Pointless Shutdown....


"The time has talk of many things: Of cabbages-and Kings...and whether pigs have wings."

As the threat of a government shutdown loomed over Capitol Hill in Washington, DC, the explosive LSU Tigers and Georgia Bulldogs prepared to face off in Athens, Georgia, in what promised to be an epic shootout that would come down to whichever team had the ball last.

When all was said and done in Athens, however, it wasn't the much heralded quarterbacks that decided the outcome of the instant classic between top ten foes LSU and Georgia. The game didn't end up being won by the team that had the ball last, marching down the field to score the game winning touchdown.

After 85 total points scored and nearly a thousand combined yards, it was the Bulldog defense that found a way to shut down the LSU offense and the red hot Zach Mettenberger with the game hanging in the balance. When even a field goal would have sent the game to overtime, the 'Dogs shut down the Tigers and didn't allow a point.

As inconceivable as it would have sounded the past several years, the usually defensive minded LSU Tigers found themselves on the losing end of a game after piling up 450 yards and 41 points in a road test that was not for the faint of heart. Mettenberger outgunned his former teammate Aaron Murray in his return to his hometown as he threw for 372 yards and 3 touchdowns, more yards than any LSU quarterback since Rohan Davey's Sugar Bowl performance following the 2001 season.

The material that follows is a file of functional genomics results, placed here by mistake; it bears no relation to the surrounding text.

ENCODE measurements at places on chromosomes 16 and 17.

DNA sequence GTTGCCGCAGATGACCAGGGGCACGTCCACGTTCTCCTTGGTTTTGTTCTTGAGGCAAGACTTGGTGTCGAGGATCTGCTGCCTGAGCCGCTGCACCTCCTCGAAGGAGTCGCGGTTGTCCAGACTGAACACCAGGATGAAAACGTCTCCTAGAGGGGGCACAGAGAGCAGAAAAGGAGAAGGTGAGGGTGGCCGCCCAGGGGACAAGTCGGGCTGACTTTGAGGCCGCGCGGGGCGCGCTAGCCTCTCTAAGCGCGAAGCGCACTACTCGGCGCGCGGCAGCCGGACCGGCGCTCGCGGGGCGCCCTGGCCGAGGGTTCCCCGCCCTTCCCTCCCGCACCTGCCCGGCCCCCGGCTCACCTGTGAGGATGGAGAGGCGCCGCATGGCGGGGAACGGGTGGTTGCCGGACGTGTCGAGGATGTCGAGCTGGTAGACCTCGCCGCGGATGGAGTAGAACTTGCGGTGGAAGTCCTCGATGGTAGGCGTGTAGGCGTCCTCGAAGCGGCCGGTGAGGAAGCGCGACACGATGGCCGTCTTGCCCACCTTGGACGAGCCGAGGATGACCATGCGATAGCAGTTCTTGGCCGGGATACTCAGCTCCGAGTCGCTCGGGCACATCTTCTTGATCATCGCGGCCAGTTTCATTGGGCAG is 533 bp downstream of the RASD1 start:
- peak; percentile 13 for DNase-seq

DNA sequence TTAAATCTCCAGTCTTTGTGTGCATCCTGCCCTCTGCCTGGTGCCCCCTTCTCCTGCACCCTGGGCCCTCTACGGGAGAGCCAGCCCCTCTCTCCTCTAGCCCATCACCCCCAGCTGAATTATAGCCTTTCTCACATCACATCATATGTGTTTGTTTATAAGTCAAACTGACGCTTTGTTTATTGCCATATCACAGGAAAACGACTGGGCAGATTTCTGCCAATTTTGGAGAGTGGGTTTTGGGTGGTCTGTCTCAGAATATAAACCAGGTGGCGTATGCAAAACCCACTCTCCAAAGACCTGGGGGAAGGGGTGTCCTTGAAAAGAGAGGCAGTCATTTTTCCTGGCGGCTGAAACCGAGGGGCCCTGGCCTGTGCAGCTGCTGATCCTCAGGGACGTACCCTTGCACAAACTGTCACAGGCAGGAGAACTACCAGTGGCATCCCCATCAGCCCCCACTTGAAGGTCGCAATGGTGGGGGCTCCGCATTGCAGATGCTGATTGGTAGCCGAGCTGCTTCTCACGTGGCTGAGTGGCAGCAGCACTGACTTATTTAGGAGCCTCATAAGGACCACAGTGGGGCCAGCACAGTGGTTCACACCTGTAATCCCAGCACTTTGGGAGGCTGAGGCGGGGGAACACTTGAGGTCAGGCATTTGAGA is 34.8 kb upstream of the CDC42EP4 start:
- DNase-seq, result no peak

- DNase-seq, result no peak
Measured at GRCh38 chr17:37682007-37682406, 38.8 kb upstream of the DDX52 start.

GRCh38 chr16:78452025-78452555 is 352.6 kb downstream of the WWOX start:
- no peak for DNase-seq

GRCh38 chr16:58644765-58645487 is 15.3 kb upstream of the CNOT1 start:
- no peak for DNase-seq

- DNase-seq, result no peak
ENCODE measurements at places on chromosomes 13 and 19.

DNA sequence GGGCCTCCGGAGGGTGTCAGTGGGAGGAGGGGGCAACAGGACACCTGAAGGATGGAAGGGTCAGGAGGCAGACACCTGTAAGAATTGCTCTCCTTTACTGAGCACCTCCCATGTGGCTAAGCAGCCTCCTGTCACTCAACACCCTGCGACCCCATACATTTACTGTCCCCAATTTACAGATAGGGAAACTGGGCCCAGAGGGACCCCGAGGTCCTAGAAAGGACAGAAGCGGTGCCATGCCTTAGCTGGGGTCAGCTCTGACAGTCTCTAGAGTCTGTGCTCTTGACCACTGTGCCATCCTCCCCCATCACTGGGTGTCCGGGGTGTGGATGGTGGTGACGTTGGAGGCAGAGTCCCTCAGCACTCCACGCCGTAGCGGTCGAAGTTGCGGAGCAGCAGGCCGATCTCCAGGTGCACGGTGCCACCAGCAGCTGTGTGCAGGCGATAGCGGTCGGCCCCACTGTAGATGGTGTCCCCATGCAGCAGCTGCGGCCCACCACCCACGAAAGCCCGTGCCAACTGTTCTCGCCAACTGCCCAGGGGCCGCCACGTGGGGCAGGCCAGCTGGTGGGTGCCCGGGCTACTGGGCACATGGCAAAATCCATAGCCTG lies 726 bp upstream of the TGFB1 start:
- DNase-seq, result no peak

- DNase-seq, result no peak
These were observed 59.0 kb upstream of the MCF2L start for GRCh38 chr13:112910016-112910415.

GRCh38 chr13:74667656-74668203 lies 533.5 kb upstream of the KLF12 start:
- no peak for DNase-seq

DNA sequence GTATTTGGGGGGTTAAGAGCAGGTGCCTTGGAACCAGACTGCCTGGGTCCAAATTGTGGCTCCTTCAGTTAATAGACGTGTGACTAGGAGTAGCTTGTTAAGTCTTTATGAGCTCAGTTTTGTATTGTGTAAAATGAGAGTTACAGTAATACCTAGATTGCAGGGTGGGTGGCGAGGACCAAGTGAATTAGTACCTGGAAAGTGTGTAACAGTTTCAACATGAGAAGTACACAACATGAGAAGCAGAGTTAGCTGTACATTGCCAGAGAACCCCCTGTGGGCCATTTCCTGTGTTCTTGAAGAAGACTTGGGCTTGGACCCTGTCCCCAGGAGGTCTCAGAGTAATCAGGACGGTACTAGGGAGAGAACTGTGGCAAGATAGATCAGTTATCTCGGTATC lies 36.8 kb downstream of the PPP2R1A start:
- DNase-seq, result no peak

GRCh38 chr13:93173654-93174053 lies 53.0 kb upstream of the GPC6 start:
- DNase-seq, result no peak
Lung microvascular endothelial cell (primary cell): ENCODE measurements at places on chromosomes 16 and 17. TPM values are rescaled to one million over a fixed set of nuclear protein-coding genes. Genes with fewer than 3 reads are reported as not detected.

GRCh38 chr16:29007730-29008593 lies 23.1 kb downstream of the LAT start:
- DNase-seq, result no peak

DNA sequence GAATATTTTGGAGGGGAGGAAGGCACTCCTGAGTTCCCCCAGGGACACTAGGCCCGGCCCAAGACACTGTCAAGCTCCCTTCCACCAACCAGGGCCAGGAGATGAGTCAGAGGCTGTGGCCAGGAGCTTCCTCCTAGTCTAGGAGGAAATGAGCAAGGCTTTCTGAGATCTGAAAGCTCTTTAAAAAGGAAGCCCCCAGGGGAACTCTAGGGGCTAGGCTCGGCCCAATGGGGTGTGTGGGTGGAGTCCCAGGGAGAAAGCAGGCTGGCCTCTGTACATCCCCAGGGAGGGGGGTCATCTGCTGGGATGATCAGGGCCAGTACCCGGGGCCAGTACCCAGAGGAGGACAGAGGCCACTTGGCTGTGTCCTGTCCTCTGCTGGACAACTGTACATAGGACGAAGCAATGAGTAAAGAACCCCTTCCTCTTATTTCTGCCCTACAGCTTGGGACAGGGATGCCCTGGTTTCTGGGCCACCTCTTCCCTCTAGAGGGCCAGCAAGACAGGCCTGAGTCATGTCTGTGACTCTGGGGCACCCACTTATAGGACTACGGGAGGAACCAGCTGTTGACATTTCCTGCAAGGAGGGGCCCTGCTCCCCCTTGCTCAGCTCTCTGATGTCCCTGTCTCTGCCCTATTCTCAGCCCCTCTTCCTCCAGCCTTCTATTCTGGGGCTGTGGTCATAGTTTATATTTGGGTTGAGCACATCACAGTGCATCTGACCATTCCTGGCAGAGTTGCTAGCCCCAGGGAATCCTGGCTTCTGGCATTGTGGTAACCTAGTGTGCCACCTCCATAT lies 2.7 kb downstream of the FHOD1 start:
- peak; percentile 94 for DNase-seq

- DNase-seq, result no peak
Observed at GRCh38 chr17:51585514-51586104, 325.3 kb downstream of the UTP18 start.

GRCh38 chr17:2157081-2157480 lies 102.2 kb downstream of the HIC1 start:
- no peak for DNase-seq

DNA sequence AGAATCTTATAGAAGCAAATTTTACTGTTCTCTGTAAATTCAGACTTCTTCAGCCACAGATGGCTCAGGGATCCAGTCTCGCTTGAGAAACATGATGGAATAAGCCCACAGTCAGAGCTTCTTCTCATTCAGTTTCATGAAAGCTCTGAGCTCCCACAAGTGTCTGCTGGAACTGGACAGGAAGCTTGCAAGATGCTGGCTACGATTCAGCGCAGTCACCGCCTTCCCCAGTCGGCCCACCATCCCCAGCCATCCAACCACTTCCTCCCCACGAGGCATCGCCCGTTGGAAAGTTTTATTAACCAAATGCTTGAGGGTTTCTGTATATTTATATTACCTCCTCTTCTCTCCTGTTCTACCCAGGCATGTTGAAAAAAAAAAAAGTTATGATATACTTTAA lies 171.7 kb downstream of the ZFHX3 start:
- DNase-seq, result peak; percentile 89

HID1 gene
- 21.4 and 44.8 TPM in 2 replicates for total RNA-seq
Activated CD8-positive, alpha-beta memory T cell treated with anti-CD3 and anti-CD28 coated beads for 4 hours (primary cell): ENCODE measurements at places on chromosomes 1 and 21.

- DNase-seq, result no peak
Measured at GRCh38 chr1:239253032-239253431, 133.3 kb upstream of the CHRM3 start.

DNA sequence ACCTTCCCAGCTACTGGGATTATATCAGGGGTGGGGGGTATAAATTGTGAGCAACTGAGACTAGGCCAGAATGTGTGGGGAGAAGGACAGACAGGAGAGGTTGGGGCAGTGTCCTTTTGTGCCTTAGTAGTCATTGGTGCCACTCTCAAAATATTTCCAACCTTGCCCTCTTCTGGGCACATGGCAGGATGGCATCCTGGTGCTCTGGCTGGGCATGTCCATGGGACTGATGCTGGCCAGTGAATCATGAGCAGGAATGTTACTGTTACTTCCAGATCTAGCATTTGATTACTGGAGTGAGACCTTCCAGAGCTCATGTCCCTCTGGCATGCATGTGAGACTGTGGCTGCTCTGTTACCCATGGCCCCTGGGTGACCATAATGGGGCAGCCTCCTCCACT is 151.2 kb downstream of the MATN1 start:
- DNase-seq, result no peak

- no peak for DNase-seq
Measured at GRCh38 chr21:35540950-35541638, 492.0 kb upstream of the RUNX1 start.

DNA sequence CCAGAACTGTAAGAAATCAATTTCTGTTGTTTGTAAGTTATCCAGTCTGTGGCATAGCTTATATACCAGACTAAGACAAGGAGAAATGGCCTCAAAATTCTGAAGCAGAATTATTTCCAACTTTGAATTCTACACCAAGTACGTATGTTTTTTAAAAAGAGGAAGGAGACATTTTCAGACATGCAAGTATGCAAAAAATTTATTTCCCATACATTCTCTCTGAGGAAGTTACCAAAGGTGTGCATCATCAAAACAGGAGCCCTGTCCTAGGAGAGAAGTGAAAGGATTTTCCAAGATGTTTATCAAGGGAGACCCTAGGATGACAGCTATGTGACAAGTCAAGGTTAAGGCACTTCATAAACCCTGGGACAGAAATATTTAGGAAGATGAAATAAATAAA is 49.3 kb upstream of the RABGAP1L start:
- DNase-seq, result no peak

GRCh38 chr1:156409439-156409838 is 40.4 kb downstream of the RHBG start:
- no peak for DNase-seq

When Georgia scored to take a 44-41 lead with 1:47 left on the clock, most LSU fans must have felt that everything was perfectly set up for Mettenberger to lead the game winning drive against his former team and teammates, in the stadium that he dreamed of playing in since he was a child. The Georgia defense hadn't stopped the LSU offense since the first drive of the 2nd quarter. The Tigers had scored on their last 5 drives, including three straight touchdown drives. But it wasn't meant to be. The Bulldog defense stepped up with their best series of the year when they needed it most, and shut down Mettenberger without a point on four straight incompletions.

But they certainly didn't ruin his quest for redemption. In fact, the performance of the Bulldog defense only made Mettenberger's stellar play all the more impressive. Despite the final score that could indicate that both offenses simply moved the ball at will, Georgia without question made LSU earn every single point and yard on the day.